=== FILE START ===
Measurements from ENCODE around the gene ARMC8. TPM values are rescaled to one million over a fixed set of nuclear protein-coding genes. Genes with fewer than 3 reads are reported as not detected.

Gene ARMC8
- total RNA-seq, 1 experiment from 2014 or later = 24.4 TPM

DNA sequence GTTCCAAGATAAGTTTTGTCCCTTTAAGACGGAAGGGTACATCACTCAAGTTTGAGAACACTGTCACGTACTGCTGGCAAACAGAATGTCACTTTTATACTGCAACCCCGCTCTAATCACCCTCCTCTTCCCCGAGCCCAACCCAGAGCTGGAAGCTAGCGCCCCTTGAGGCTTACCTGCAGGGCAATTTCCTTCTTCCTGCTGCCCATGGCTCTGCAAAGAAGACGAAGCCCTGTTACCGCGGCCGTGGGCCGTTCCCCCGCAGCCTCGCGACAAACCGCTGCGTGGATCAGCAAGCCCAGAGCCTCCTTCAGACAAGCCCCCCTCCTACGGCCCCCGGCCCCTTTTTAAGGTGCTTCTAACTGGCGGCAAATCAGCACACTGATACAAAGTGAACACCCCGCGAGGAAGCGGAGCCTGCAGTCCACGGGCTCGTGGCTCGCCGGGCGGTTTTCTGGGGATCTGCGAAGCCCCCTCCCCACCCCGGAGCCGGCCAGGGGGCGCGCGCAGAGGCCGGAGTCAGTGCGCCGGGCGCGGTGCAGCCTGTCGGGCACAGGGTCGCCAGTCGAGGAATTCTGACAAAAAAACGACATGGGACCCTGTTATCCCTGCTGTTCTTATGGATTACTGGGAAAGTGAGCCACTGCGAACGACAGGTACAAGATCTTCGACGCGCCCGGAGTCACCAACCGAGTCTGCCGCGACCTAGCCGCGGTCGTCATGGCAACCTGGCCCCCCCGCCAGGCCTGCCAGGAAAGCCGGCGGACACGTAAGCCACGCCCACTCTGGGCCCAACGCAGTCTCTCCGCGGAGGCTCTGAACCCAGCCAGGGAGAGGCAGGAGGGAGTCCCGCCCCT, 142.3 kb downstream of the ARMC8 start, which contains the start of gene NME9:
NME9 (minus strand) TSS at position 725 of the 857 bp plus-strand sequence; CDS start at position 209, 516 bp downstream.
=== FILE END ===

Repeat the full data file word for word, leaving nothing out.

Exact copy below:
Measurements from ENCODE around the gene ARMC8. TPM values are rescaled to one million over a fixed set of nuclear protein-coding genes. Genes with fewer than 3 reads are reported as not detected.

Gene ARMC8
- total RNA-seq, 1 experiment from 2014 or later = 24.4 TPM

DNA sequence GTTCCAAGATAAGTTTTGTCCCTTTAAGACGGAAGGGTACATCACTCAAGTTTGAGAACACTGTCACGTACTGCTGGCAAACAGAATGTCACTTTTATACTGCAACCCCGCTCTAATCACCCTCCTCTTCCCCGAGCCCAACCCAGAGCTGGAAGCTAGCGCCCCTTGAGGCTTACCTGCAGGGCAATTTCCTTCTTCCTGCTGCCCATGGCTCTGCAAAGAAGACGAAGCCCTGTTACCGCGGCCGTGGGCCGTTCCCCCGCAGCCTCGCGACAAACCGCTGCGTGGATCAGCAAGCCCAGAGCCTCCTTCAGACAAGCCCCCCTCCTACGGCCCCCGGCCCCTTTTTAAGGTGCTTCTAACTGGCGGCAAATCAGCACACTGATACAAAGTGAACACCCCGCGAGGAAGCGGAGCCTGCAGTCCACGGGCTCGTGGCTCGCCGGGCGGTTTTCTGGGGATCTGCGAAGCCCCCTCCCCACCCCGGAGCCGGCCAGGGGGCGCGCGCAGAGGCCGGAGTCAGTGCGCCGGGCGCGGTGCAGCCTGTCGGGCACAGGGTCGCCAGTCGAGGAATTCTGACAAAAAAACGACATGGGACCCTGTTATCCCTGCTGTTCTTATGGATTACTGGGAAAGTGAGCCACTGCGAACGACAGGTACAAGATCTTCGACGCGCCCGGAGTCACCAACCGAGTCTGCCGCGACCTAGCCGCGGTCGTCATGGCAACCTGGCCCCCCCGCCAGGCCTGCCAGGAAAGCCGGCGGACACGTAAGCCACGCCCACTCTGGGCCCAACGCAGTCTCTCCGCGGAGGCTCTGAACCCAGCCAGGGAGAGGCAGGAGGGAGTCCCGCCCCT, 142.3 kb downstream of the ARMC8 start, which contains the start of gene NME9:
NME9 (minus strand) TSS at position 725 of the 857 bp plus-strand sequence; CDS start at position 209, 516 bp downstream.